ON OCCASION, I have found myself sympathising with those well-meaning politicians who are striving to introduce “right-to-die” laws – should those coming to the end of their life continue to suffer immense pain and discomfort in their dying days?
SO coalitions do work. Who says so? None other than York-born Sir Vince Cable who was Business Secretary for five years when the Tories and Liberal Democrats joined forces in 2010.
Despite appearing to be in a semi-permanent strop, he writes in his new book After The Storm that relations between the parties “were much better than the daily reports of rows, feuds, splits, leaks and plots would suggest”.
He adds: “Civil servants often observed that the coalition worked better than the Labour government since, while we often disagreed about issues, personalities were not allowed to get in the way of resolving them.
“Messrs Cameron and Clegg deserve credit for that.”
FURTHER to last week’s column questioning the wisdom of Parliament being adjourned to accommodate the eight Lib Dem MPs who wished to remain their party’s conference in Bournemouth, I see the House of Commons will be sitting when Britain’s third party – the Scottish Nationalists – have their annual gathering.
This is proof that the rules should be changed forthwith so parties are compelled to stage their conferences at weekends and MPs have no excuse for not debating issues like the asylum crisis, Syria and Britain’s role in the world.
WHEN is the buck-passing going to stop? Caroline Flint, the Don Valley MP, made a perfectly reasonable request when she highlighted the blight caused by 3,800 empty properties in Doncaster. She wants the Government to review the rights and powers of local communities to tackle this issue “without imposing a cost on the taxpayer for the neglect of owners and landlords”.
The unhelpful response of Local Government Minister Marcus Jones? Contact your local council. I’m afraid this is simply not good enough when there is already a housing shortage – perhaps the Tory should be asking why the councils are unable to utilise existing powers rather than blaming others.
I do, however, agree with the Minister on one point. Although Ms Flint is a loss to the Labour front bench, it is high time that Doncaster had a champion on the backbenches who is prepared to speak up for the town on a regular basis.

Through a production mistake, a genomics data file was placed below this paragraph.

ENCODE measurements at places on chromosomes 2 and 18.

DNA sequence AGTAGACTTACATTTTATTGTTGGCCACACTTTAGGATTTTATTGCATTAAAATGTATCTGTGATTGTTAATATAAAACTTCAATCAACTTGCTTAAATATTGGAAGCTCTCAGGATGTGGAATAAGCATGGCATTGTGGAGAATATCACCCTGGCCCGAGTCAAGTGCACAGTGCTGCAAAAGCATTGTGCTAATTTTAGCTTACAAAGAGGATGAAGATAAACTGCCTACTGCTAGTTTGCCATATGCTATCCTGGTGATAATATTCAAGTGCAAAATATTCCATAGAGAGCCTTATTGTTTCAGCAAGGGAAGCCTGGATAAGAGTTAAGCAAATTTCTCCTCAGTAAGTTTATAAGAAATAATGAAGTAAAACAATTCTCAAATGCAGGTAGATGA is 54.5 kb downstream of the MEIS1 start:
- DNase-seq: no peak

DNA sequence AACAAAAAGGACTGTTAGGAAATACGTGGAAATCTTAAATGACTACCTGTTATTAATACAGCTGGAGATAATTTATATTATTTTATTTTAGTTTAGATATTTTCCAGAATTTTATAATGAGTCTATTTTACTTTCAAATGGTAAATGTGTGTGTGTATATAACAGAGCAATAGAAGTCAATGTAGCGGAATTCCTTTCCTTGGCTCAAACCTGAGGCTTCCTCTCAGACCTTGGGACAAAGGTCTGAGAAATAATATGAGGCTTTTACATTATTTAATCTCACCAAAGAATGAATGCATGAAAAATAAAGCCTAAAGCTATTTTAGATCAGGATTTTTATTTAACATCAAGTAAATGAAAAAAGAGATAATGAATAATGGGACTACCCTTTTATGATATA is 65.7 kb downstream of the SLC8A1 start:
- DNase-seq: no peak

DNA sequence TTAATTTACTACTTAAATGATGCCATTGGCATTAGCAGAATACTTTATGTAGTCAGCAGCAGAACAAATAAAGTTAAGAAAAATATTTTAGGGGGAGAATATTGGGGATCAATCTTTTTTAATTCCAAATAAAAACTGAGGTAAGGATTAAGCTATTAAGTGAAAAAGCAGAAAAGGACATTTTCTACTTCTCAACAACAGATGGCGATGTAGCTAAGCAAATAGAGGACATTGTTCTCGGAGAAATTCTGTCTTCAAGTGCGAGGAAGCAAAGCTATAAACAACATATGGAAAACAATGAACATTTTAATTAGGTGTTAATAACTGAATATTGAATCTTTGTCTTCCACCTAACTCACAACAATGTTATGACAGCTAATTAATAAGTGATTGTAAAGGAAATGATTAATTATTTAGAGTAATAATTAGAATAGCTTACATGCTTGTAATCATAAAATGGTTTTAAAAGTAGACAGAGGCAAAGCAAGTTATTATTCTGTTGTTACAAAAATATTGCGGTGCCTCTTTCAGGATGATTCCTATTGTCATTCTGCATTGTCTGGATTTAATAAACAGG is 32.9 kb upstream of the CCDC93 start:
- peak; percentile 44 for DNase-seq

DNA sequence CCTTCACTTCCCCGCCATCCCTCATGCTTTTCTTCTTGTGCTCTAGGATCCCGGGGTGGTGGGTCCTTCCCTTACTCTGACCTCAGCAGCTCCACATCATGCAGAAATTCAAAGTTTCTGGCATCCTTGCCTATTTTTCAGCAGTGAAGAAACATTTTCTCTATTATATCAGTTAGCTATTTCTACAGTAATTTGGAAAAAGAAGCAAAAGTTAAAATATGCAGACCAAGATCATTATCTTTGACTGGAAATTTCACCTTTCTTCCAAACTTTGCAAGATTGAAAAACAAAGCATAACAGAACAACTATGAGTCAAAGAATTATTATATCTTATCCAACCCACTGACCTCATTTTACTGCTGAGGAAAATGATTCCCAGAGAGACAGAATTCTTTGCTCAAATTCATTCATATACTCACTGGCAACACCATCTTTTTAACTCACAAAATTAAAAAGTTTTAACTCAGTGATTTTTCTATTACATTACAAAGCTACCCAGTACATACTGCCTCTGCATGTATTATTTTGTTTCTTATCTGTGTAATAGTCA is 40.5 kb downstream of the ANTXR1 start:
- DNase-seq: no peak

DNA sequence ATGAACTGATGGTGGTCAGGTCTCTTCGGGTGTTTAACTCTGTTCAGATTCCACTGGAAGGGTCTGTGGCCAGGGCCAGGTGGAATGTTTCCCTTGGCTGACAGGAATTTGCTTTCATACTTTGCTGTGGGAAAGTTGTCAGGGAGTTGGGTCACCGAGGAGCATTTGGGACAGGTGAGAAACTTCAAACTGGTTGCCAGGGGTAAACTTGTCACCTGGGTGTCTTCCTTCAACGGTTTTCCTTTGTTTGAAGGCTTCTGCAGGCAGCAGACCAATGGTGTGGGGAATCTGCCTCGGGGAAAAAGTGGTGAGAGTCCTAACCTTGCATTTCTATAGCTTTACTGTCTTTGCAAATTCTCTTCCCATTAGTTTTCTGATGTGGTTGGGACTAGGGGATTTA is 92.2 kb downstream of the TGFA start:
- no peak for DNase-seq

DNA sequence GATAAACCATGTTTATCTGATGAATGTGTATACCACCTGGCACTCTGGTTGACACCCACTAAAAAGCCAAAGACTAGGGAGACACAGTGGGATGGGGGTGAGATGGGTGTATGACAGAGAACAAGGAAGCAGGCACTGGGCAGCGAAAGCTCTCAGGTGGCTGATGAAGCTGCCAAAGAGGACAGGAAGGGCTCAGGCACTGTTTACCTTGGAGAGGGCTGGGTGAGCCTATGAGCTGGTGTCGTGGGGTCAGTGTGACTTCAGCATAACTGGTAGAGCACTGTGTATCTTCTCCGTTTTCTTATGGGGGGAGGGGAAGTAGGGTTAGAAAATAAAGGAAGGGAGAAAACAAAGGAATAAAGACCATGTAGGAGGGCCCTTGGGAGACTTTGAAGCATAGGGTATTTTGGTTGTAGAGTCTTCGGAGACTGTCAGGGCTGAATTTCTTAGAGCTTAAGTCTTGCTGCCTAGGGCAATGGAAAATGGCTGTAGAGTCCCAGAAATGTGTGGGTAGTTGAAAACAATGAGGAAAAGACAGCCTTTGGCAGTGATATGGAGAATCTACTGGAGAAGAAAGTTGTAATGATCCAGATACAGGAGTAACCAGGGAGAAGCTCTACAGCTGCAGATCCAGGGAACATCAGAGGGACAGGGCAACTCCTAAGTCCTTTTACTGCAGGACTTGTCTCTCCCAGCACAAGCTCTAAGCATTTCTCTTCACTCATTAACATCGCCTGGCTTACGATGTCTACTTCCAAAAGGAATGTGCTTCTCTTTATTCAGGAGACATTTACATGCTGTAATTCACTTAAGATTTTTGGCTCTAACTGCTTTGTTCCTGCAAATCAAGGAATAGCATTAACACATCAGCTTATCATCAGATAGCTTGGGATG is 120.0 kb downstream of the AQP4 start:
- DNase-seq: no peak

THESE are challenging times for the police. More than one-quarter of crimes in rural areas go unreported while some forces are using increasingly spurious means to determine whether to respond to break-ins – or not.
It is also self-evident that the police are justifying a non-response by referring to the recent remarks of Sara Thornton, the head of the new National Police Chiefs’ Council, who ventured that the public should not expect to see a police officer after crimes such as burglary.
Two points. First, how are serial offenders, the criminals responsible for 90 per cent of offences, going to be caught if the police make no effort to search for evidence? Second, what would be the reaction of Ms Thornton, a former chief constable of Thames Valley Police, if she suffered a burglary and her local constabulary chose not to respond?
Somehow, I suspect that she would be the first to complain...
IT is clear President John F Kennedy’s handling of the Cuban missile crisis had a profound effect on Sir Alex Ferguson. Writing in his new book Leading, the legendary football boss says three of the best things that he ever did were “watching others, listening to their adivce and reading about people”. It’s why this perspective guided his tenureship of the Manchester United hotseat: “Making decisions that send 75,000 people home happy at the end of a Saturday afternoon is one thing. Saving hundreds of millions from nuclear war is another.” No wonder he remains Britain’s most successful sports manager. Ever.